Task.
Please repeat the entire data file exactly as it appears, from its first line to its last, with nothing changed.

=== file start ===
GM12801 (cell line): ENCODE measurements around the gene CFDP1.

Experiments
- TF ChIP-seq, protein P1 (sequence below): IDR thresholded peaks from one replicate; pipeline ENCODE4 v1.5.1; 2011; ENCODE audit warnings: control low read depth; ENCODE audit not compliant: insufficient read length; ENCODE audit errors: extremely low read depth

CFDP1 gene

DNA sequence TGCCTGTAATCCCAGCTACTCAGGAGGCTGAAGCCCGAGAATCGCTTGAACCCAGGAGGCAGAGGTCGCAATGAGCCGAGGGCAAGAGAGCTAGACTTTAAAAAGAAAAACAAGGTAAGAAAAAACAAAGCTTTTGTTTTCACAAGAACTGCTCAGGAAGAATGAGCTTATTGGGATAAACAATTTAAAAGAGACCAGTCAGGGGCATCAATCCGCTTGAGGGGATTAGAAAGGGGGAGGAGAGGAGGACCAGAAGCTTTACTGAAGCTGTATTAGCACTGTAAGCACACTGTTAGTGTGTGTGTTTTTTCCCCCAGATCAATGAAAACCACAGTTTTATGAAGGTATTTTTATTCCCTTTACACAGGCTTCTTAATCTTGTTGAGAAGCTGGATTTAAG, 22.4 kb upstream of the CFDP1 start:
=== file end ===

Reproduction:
GM12801 (cell line): ENCODE measurements around the gene CFDP1.

Experiments
- TF ChIP-seq, protein P1 (sequence below): IDR thresholded peaks from one replicate; pipeline ENCODE4 v1.5.1; 2011; ENCODE audit warnings: control low read depth; ENCODE audit not compliant: insufficient read length; ENCODE audit errors: extremely low read depth

CFDP1 gene

DNA sequence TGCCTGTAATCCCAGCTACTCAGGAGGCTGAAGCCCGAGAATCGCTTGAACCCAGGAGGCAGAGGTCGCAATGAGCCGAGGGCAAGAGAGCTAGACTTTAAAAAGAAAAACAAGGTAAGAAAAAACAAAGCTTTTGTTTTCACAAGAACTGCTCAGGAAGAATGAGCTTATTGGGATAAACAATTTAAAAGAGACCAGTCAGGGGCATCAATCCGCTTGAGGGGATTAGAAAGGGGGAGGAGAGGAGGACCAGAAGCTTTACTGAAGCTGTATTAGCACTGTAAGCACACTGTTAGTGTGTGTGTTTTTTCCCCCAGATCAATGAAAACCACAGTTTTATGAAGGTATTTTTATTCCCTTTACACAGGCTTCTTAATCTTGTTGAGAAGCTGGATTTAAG, 22.4 kb upstream of the CFDP1 start: